Hit or miss, Peacock experiment will make impact

What if it works? What if it doesn’t?

NBC finally takes the wraps off “The Jay Leno Show” Monday night — and just about everyone inside and outside the Peacock expects a big turnout on day one.

It’s what happens in the following weeks and months that is anyone’s guess. Once the initial interest in the primetime “Leno” wears off, talk will likely turn to whether it’s actually a success — and what sort of impact it has had on rivals ABC and CBS.

The bar already has been set pretty low for the show overall, with the benchmark expectation that it will average a 1.5 rating in the 18-49 demo. NBC insiders hope the debut at least matches what the finale of “The Tonight Show With Jay Leno” did in May, a 3.4.

Considering that Fox’s relatively unknown “Glee” pulled off the same rating for its premiere last week, it would be a shock if Leno couldn’t at least match that number. 

More likely, “Leno” will do at least a 5 rating (something that some NBC execs are more realistically expecting) — or perhaps even higher.

“I’m sure they’ve already written the press release for the first night,” said one rival exec. “For the first week there will be plenty of lookie-loos. We’re not going to know for a while.”

Entertainment toppers at ABC, CBS and Fox spent the summer publicly expressing frustration that NBC has framed the decision to strip “Leno” in primetime as a function of broadcast TV’s woes — rather than as a result of NBC’s ongoing schedule collapse and as a last-ditch effort to keep Leno from defecting to a rival.

“They were put in a position where they had to do this,” said one exec. “They really didn’t have a choice. They were out of shows, and this was a Hail Mary solution.”

That’s why, if the “Leno” ratings are better than expected, rival execs are dreading the Peacock’s subsequent victory lap — and the resulting stories that will hail it as TV’s new primetime model. Time magazine, after all, has already proclaimed on its cover that the future of broadcast TV is in Leno’s hands.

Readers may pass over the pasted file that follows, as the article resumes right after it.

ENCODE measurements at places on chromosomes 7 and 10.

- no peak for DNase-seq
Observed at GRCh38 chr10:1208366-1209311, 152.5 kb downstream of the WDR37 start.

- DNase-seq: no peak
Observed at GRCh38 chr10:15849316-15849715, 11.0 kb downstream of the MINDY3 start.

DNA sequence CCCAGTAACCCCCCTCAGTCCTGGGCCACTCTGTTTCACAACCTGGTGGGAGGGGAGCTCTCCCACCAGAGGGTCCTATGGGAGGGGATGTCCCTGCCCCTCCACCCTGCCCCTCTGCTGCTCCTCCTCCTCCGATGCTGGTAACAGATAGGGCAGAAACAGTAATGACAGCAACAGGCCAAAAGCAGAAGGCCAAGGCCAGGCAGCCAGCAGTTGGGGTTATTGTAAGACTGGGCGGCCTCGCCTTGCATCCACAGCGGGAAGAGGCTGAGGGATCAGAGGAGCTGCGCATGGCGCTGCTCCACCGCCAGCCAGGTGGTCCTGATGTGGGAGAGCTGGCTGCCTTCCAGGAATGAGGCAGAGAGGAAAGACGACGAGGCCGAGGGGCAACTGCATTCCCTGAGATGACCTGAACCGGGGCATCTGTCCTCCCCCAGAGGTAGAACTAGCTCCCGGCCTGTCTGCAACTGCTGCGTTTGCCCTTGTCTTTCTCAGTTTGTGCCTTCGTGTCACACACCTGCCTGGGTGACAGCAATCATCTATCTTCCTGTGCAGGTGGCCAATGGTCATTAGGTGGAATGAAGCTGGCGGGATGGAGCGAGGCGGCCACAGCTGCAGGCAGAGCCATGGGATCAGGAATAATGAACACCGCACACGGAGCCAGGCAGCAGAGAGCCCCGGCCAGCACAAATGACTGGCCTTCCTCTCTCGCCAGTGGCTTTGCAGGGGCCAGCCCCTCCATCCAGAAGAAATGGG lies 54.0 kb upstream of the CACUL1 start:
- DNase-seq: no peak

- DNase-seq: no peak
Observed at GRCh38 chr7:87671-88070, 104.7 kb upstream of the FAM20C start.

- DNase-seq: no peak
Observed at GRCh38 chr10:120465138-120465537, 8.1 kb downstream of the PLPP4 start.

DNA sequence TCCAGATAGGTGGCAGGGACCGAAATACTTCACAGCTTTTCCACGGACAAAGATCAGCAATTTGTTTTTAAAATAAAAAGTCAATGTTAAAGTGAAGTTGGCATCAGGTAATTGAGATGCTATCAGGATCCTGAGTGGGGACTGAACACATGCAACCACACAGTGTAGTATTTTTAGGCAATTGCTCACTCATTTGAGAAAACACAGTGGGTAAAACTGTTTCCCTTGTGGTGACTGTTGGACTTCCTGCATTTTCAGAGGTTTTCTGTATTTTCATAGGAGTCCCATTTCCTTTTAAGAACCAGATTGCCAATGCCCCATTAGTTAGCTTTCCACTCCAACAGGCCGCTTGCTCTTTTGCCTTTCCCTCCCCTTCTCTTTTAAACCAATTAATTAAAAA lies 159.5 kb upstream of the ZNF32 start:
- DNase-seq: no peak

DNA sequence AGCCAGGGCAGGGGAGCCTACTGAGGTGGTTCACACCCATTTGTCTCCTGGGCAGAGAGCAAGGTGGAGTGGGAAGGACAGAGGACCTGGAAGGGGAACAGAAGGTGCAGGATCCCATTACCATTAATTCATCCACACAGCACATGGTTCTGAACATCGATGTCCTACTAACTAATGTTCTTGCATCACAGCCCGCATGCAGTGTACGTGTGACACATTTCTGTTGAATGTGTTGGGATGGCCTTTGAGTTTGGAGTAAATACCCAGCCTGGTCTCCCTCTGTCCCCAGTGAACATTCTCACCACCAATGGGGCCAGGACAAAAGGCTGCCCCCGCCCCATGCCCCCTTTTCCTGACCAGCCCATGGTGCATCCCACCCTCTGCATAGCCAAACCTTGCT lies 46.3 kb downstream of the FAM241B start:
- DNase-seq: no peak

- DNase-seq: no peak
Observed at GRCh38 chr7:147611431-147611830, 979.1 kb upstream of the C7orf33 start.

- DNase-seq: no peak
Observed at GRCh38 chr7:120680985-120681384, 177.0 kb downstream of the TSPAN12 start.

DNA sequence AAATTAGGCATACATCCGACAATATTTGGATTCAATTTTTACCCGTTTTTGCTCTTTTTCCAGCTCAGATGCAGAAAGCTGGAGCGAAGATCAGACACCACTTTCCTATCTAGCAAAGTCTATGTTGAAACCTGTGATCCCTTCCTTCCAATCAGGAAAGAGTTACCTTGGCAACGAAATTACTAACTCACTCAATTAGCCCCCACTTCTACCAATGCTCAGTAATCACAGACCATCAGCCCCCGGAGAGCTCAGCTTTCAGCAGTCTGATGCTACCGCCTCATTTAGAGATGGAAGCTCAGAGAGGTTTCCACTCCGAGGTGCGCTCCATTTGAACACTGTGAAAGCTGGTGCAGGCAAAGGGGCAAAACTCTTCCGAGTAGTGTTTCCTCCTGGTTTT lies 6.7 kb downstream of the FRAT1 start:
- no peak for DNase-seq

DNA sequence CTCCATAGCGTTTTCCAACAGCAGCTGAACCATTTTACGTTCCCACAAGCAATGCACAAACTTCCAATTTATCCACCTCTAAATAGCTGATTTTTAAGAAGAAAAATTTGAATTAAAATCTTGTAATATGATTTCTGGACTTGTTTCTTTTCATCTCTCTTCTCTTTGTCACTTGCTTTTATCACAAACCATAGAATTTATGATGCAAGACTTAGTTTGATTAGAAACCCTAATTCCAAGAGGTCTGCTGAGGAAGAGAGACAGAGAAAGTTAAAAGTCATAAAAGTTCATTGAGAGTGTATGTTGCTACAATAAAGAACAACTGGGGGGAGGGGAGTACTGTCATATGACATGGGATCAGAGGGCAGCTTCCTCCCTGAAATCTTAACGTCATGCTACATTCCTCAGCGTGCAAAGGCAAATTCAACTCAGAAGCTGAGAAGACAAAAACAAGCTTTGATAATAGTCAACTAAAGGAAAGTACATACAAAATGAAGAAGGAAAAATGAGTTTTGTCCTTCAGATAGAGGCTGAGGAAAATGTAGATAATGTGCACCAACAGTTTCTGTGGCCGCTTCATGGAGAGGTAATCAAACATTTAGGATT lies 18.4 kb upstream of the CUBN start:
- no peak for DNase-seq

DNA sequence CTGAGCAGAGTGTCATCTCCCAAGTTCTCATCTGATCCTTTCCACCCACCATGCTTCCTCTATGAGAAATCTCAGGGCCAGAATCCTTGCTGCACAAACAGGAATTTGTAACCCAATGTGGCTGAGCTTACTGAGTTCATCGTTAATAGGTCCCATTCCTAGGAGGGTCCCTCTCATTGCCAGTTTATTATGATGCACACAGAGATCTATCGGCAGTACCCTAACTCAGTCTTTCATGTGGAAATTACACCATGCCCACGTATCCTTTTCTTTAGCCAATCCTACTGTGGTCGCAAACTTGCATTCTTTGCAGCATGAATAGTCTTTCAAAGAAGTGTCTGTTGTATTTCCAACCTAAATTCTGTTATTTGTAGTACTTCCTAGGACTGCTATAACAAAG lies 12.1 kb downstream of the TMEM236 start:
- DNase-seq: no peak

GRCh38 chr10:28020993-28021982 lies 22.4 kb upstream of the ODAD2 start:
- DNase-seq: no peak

“If Leno works, then Jeff Zucker will declare himself emperor of the universe and that will be it,” quipped another rival network exec. “He’ll continue to try and lump everyone together and spin it as proof that network TV was dead — and declare himself the savior.”Most rivals expect NBC to claim victory no matter what: Either the ratings will be better than expected and the Peacock will have an easy time crowing, or viewership will be a bust, but the Peacock will still point to its success in slashing primetime costs.

“Even if it’s doing less than Jay did at 11:30, they’re so far down the road that they’re stuck with it,” one rival said. “Structurally, and budget-wise, I don’t know how you go back. In terms of their schedule and budgeting, they’ve crossed the Rubicon here.”

But if NBC’s decision to clear out five hours of primetime for “The Jay Leno Show” is eventually considered a bona fide success story, there’s always the remote chance another network — with ABC the likely contender — might take up the primetime strip strategy as well.